D.C.

D.C. to appeal judge's decision in Ivy City case

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Andria Awanson is a third generation Ivy City resident now raising a fourth generation - a 2-year-old and a baby on the way.

“We do have a history of asthma in our family, in our home,” she says. “My little brothers as well in the home has an asthma machine.”

The organization "Empower D.C." says 160 residents here have respiratory problems because of this nearby DCPS bus lot.

And they oppose the d-c government's plan to add charter buses on the property of the Old Crummell school.

“We're paying attention and we'll use organizing and lawsuits as necessary to hold them accountable,” says Parisa Norouzi, Empower D.C. executive director.

They're now lobbying D.C. councilmembers.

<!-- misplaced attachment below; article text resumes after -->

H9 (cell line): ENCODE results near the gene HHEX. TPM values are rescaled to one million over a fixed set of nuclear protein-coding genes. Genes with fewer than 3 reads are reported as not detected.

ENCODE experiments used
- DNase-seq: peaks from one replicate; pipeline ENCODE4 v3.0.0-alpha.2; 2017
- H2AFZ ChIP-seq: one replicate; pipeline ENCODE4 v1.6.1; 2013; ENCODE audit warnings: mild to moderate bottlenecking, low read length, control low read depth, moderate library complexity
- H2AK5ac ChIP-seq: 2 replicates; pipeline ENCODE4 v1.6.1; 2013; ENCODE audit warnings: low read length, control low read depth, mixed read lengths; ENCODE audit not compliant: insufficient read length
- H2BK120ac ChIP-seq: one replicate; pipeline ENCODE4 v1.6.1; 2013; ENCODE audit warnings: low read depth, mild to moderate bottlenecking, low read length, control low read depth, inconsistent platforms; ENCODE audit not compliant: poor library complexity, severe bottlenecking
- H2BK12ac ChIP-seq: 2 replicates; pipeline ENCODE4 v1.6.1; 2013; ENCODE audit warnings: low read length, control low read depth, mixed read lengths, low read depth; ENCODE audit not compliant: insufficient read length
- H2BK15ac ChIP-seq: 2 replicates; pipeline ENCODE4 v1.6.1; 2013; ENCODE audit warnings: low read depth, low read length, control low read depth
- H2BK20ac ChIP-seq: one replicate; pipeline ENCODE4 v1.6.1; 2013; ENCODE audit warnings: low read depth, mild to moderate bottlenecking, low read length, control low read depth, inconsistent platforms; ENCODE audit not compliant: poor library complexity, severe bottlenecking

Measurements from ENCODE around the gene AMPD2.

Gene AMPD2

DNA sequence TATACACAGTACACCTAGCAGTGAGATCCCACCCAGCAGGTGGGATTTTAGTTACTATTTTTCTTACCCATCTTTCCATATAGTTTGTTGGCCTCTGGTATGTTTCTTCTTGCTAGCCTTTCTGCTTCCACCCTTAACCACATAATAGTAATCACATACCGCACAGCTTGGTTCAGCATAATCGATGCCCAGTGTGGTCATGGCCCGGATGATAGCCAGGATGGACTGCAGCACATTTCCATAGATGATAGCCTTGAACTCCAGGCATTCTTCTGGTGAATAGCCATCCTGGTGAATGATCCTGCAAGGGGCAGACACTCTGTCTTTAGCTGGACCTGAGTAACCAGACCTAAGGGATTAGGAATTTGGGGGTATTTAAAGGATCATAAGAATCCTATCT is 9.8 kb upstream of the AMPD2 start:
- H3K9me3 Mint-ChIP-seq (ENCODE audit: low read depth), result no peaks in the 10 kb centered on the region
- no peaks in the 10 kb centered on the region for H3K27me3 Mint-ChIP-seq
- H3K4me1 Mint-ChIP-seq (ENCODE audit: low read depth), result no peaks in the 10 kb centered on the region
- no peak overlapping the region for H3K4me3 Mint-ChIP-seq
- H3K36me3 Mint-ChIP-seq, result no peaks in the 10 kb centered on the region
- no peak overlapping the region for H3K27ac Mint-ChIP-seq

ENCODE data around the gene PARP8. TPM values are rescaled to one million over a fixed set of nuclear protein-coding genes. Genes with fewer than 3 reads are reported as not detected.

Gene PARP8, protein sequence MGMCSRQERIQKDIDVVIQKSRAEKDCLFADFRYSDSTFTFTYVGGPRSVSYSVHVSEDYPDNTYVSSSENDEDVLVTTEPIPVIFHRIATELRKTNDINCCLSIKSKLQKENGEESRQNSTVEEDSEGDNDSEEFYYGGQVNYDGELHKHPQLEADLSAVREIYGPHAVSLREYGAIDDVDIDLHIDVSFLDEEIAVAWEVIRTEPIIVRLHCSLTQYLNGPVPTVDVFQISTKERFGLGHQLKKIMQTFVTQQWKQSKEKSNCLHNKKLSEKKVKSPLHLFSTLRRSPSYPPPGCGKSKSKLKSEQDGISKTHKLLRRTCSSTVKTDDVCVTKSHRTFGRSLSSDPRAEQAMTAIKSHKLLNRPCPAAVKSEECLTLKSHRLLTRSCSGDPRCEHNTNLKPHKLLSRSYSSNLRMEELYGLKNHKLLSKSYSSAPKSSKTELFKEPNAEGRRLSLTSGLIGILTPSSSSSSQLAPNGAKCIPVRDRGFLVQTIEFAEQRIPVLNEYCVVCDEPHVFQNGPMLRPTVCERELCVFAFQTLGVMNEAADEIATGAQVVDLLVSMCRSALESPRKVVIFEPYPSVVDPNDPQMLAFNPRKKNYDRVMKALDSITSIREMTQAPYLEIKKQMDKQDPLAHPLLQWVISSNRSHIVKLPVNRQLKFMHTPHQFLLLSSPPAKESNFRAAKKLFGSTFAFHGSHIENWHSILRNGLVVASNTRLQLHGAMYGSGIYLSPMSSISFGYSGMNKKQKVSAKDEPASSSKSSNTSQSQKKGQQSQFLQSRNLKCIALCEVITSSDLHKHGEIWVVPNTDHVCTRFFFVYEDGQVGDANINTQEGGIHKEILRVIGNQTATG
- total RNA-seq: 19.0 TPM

And in a letter to the mayor, Ward 5's Kenyan McDuffie wrote. "The Crummell School is an inappropriate location for a charter bus lot, and I stand with the community in urging you to select an alternative location."

Because of a court injunction this week, the D.C. government must temporarily halt the plan.

The judge wants more city outreach to the local ANC and an environmental review.

“I've not thoroughly reviewed it but I think there were some procedural issues that were cited,” says D.C. Mayor Vincent Gray.

A spokesperson for the D.C. office of the attorney general says the District is planning to appeal a judge's decision.

And at his weekly press conference, the mayor said the attorney general is reviewing the case.

Afterward, he was confronted about it.

Residents claim they were promised a "reimagined Crummell" school.

“I haven't had that discussion with anybody,” Gray says. “And that school has been used as a homeless shelter, it's been vacant. I don't, I have been a part of no discussions about that.”

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